For the more frequent user possibly unable to justify full ownership, there are several established multi-user, fractional ownership and other shared-use schemes.
Key requirements for such programmes are sound logistics and operations management, and in many cases a critical mass of new aircraft on order so as to meet sales promises.
Fractional ownership permits the shareowner to utilise one or more of a pool of similar machines (some of which may be the advertised new aircraft and others older aircraft purchased preowned) for an agreed number of hours each year. Fractional operators typically also offer a block-hours Jet-Card type arrangement as an alternative for those regular user, concept or prospect customers not buying into an aircraft share.
An annual block of hours is bought. Availability is guaranteed and a maximum response time is assured, though may be longer than desirable, e.g. normally at least 6-8 hours and in some cases 24 hours or more. The fractional operator may, however, also charter from other commercial operators to meet its contractual obligations or to minimise its own positioning costs.
In addition to the cost of purchasing a share at the prevailing market rate, the shareholder pays a fixed monthly management fee together with pre-set hourly usage charges, normally simply for the occupied time only. Budgets are quoted to be easier to establish and surprises are said to be minimised. On exit from the plan, the share can be sold at the then-prevailing market rate.
The fractional operator primarily acts as a manager for its members, in some countries operating aircraft under quasi-private rather than commercial rules with, in particular, lesser restrictions on maintenance regime, required runway lengths, weather reporting and pilot duty periods. In Europe, most such operations are conducted under full commercial rules. The service provided is a fairly standardised, arguably lowest common denominator product, with unknown faces in the cockpit.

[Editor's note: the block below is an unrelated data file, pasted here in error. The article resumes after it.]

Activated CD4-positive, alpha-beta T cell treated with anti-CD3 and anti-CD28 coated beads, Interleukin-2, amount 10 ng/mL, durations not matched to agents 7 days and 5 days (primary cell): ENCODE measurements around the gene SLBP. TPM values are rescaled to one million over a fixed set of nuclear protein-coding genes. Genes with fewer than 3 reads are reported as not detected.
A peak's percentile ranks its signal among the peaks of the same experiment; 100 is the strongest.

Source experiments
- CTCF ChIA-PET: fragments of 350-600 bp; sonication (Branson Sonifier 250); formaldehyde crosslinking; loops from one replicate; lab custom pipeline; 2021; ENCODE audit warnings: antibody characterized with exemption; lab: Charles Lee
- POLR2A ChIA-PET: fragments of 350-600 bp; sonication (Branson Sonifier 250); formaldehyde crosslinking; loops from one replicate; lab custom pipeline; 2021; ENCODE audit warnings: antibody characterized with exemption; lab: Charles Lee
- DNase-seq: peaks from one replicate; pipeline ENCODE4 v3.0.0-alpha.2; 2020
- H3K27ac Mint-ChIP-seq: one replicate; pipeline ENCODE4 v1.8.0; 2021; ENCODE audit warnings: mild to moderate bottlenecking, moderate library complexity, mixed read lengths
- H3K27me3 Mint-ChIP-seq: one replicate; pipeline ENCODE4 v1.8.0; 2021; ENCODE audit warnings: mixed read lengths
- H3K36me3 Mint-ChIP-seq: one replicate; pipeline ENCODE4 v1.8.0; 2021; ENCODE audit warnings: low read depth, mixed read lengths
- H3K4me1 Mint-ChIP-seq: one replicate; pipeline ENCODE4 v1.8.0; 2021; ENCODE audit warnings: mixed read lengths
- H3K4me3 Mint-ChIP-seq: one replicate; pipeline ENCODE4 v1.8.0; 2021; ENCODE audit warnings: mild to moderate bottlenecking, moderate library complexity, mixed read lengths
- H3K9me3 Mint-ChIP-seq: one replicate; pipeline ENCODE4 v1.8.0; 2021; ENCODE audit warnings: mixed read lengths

Fractional operators in general arguably generate most of their profits from trading their aircraft and associated shares, creating the market and unilaterally determining prices at time of purchase (often high relative price for share in a used fleet aircraft which customer often perceives to be new or nearly new) and buy-back (low price based on then-market value of ‘tired’ high time aircraft). It is noted that the effect of this strategy, and the sheer numbers of aircraft involved, have an increasing bearing on the wider used aircraft market, though the aircraft involved can perhaps realistically only enter the bottom end of the preowned market (much like used rental cars or former taxis).